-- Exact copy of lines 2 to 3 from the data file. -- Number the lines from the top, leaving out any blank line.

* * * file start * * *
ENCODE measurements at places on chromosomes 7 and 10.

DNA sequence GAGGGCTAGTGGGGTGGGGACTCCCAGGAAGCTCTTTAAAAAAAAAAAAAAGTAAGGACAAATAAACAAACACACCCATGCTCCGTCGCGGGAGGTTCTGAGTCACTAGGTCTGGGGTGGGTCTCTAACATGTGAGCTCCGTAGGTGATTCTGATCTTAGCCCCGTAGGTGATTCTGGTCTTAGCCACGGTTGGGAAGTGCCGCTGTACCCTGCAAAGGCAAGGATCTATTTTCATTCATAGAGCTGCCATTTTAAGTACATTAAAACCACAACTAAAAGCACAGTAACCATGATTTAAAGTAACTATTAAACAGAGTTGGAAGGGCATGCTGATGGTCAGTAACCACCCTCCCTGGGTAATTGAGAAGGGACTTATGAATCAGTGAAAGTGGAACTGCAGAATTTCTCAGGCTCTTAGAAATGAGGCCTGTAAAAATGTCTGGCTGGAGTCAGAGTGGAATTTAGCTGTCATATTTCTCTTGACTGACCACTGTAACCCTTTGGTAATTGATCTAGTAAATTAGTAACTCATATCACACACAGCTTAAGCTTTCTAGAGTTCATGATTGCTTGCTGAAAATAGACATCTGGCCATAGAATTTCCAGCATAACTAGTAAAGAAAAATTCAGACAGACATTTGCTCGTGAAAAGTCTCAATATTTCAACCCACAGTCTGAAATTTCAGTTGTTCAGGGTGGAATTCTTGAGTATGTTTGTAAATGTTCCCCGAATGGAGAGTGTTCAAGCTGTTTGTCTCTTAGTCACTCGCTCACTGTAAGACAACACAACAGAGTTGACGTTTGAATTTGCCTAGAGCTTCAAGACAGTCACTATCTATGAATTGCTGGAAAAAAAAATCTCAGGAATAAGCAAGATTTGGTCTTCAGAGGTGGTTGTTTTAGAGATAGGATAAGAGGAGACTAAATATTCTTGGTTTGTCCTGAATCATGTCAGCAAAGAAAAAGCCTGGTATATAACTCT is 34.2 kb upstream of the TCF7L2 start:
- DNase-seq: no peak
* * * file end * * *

DNA sequence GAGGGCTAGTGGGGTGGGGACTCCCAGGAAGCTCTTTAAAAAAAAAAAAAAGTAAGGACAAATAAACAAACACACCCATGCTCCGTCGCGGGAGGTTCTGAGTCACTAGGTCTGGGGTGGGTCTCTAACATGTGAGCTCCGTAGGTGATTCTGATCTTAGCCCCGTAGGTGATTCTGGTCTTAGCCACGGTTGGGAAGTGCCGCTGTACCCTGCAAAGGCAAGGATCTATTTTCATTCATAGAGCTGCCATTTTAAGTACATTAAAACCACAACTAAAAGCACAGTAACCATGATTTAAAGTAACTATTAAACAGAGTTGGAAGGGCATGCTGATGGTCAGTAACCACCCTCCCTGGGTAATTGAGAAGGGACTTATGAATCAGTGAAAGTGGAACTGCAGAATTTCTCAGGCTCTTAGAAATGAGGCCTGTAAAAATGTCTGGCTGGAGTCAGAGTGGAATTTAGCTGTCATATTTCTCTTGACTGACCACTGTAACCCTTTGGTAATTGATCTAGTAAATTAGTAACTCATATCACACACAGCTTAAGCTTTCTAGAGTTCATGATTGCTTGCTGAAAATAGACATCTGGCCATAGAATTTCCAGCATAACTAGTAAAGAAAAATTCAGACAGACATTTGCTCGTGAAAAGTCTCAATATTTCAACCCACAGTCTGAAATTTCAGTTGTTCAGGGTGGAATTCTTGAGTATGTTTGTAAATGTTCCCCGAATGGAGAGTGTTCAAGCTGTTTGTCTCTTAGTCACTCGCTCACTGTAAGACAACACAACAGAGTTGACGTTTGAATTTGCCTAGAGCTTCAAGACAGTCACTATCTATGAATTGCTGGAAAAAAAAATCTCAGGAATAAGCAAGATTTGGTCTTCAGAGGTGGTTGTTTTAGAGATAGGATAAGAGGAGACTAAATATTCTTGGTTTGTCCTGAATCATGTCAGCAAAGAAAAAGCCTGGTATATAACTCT is 34.2 kb upstream of the TCF7L2 start:
- DNase-seq: no peak